Authors: Frank G. Klotz, Susan J. Koch, and Franklin C. Miller International Herald Tribune
Frank G. Klotz, Susan J. Koch,and Franklin C. Miller argue that as the United States and Russia continue to reduce long-range, strategic nuclear weapons to increasingly lower levels, a disparity in tactical nuclear weapons has serious implications for the overall nuclear balance between the two countries and the continued efficacy of the U.S. nuclear umbrella for its allies.
Authors: Elliott Abrams, Eliot A. Cohen, Eric S. Edelman, and John P. Hannah Washington Post
Elliott Abrams, Eliot Cohen, Eric Edelman, and John Hannah, argue that former Vice President Dick Cheney advocation's for a U.S. strike to destroy the al-Kibar nuclear reactor built by Syria and North Korea was based on sound judgment.
A summit hosted by the Obama administration one year ago has spurred momentum on global nuclear security measures. But the United States must lead efforts to redouble commitments on preventing the proliferation of nuclear materials, writes CFR's Emma Belcher.
As nuclear talks between Iran and major powers resume, the moment is ripe for a U.S.-led diplomatic offensive, backed by economic incentives, to persuade Iran to abandon its uranium enrichment program, says CFR's Matthew Fuhrmann.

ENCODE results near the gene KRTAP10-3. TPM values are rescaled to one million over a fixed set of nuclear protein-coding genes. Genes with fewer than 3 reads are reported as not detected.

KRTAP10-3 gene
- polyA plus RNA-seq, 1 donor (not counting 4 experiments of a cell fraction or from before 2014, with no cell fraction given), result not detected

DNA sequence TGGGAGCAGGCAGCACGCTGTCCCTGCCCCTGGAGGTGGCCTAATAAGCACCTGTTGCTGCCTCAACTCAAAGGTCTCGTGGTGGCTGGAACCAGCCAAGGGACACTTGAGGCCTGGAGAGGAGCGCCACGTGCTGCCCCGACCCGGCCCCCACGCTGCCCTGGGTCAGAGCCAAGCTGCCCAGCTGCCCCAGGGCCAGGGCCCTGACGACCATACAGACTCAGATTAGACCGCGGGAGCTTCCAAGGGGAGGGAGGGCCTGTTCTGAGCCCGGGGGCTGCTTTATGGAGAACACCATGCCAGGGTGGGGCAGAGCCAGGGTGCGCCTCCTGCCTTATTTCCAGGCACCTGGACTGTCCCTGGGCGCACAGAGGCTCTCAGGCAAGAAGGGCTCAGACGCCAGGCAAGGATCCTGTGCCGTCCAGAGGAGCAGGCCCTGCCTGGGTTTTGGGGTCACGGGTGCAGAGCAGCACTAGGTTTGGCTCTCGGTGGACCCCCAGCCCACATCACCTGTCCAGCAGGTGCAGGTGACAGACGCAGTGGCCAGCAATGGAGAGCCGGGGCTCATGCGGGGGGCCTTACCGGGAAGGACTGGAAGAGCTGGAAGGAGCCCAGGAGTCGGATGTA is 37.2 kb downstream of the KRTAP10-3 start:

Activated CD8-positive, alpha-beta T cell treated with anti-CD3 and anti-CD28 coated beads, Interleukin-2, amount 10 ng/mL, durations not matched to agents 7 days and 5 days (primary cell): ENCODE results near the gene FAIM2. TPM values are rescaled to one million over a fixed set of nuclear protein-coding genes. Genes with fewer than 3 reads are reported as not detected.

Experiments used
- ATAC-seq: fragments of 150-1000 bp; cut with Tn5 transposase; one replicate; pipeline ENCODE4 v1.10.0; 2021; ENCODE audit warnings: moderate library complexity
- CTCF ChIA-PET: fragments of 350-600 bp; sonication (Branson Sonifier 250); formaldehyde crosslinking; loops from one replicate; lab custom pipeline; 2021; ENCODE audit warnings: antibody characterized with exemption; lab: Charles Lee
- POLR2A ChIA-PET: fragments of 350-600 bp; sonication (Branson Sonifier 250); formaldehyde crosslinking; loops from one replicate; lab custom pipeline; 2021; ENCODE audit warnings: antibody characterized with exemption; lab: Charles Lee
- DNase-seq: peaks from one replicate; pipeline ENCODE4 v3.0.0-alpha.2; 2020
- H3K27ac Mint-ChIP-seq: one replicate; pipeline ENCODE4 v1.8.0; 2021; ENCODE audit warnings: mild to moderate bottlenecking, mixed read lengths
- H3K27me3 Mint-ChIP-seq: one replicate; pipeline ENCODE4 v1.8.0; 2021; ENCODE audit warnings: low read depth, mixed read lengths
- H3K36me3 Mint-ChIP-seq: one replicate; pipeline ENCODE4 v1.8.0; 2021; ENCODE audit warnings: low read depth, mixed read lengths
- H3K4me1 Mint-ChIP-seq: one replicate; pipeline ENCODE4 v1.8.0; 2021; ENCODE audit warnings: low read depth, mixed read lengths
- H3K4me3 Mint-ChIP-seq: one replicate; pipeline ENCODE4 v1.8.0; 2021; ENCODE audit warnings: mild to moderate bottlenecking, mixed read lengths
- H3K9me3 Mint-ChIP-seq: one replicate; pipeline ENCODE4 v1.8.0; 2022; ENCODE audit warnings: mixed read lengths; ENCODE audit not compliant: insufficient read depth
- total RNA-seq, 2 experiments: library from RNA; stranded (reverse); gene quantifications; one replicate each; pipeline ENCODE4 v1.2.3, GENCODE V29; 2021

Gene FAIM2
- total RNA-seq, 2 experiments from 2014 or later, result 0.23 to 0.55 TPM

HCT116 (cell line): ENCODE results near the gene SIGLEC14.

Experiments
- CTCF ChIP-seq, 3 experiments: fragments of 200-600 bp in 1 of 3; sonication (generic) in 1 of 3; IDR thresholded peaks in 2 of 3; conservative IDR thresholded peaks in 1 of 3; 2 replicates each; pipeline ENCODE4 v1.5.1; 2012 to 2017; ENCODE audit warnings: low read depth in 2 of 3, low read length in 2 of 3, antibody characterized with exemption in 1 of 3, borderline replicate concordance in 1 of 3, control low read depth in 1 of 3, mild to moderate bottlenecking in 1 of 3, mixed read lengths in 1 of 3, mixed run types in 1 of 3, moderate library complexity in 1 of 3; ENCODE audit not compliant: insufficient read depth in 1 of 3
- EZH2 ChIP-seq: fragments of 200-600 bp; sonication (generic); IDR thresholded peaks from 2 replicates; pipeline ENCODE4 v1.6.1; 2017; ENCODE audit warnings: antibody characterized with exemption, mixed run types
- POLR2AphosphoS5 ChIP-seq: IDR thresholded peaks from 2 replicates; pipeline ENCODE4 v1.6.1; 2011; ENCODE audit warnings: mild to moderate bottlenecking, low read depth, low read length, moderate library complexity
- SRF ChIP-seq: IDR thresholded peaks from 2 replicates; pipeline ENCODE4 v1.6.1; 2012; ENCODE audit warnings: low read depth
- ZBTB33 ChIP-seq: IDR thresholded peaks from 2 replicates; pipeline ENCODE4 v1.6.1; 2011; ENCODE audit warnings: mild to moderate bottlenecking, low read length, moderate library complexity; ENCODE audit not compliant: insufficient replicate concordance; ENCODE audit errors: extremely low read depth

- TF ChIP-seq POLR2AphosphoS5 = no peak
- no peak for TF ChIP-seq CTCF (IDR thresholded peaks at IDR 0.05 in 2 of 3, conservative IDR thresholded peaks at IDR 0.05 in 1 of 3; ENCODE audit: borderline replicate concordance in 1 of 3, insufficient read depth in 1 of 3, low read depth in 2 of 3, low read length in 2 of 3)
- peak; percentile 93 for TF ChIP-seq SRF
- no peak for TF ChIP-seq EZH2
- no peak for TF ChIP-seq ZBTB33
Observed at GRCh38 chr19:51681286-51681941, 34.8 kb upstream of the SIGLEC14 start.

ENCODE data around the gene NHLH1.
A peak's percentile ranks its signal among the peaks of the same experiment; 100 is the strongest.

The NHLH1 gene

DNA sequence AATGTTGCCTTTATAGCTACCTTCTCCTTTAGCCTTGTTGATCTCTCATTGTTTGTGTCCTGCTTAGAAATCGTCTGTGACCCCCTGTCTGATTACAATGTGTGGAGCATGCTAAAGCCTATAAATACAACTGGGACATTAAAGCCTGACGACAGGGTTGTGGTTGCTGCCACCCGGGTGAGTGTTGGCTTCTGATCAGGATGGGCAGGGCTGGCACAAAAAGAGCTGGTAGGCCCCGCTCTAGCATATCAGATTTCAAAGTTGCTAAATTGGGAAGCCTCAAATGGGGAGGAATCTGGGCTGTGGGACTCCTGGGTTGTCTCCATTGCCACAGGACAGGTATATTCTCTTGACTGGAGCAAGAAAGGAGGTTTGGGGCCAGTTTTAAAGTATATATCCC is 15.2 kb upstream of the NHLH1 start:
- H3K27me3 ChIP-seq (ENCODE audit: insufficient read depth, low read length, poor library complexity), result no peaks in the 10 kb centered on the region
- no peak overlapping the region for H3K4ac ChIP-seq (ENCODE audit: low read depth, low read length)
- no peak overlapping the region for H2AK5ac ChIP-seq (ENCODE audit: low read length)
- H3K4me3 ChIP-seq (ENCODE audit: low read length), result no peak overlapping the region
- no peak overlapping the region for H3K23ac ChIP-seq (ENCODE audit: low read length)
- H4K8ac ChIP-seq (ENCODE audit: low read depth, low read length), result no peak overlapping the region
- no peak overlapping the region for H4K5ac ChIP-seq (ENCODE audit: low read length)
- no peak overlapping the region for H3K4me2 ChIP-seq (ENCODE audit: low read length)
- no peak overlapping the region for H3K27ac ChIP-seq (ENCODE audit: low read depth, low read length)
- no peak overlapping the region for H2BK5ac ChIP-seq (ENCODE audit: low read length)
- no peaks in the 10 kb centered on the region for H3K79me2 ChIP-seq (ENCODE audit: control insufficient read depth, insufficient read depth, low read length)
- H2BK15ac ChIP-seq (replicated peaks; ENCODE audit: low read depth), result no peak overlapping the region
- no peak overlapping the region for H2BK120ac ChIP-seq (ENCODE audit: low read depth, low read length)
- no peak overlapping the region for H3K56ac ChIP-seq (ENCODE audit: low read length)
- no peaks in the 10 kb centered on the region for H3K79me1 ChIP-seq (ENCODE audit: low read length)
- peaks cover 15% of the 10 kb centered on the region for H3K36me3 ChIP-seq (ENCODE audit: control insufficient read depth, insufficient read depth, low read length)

As NATO prepares for this weekend's summit, the U.S. should consider removing its nuclear weapons from Europe, as its tactical nuclear umbrella over NATO is no longer vital to European security. Russia also should limit its nuclear arsenal, says CFR's Micah Zenko.
Micah Zenko argues that controlling U.S. and Russian supplies of tactical nuclear weapons would reduce the potential for nuclear terrorism, decrease the perceived threat to U.S. allies, and maintain momentum toward President Obama's goal of a world without nuclear weapons.
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The authors argue that the United States has responded inadequately to the rise of Chinese power and recommend placing less strategic emphasis on the goal of integrating China into the international system and more on balancing China's rise.
Campbell evaluates the implications of the Boko Haram insurgency and recommends that the United States support Nigerian efforts to address the drivers of Boko Haram, such as poverty and corruption, and to foster stronger ties with Nigerian civil society.
Koblentz argues that the United States should work with other nuclear-armed states to manage threats to nuclear stability in the near term and establish processes for multilateral arms control efforts over the longer term.
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